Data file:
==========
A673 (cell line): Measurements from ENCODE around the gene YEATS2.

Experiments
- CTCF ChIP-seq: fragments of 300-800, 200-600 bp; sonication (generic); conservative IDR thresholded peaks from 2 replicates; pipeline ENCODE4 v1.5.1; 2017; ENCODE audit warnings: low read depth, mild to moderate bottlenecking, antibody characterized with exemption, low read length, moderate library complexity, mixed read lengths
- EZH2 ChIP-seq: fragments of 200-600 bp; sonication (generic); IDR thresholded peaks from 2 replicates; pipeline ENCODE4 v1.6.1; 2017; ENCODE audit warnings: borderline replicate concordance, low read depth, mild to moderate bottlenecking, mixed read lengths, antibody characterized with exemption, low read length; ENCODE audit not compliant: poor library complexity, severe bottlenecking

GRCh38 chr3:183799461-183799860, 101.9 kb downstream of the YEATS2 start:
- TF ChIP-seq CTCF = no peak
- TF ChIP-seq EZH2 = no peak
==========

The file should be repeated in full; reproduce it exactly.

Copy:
A673 (cell line): Measurements from ENCODE around the gene YEATS2.

Experiments
- CTCF ChIP-seq: fragments of 300-800, 200-600 bp; sonication (generic); conservative IDR thresholded peaks from 2 replicates; pipeline ENCODE4 v1.5.1; 2017; ENCODE audit warnings: low read depth, mild to moderate bottlenecking, antibody characterized with exemption, low read length, moderate library complexity, mixed read lengths
- EZH2 ChIP-seq: fragments of 200-600 bp; sonication (generic); IDR thresholded peaks from 2 replicates; pipeline ENCODE4 v1.6.1; 2017; ENCODE audit warnings: borderline replicate concordance, low read depth, mild to moderate bottlenecking, mixed read lengths, antibody characterized with exemption, low read length; ENCODE audit not compliant: poor library complexity, severe bottlenecking

GRCh38 chr3:183799461-183799860, 101.9 kb downstream of the YEATS2 start:
- TF ChIP-seq CTCF = no peak
- TF ChIP-seq EZH2 = no peak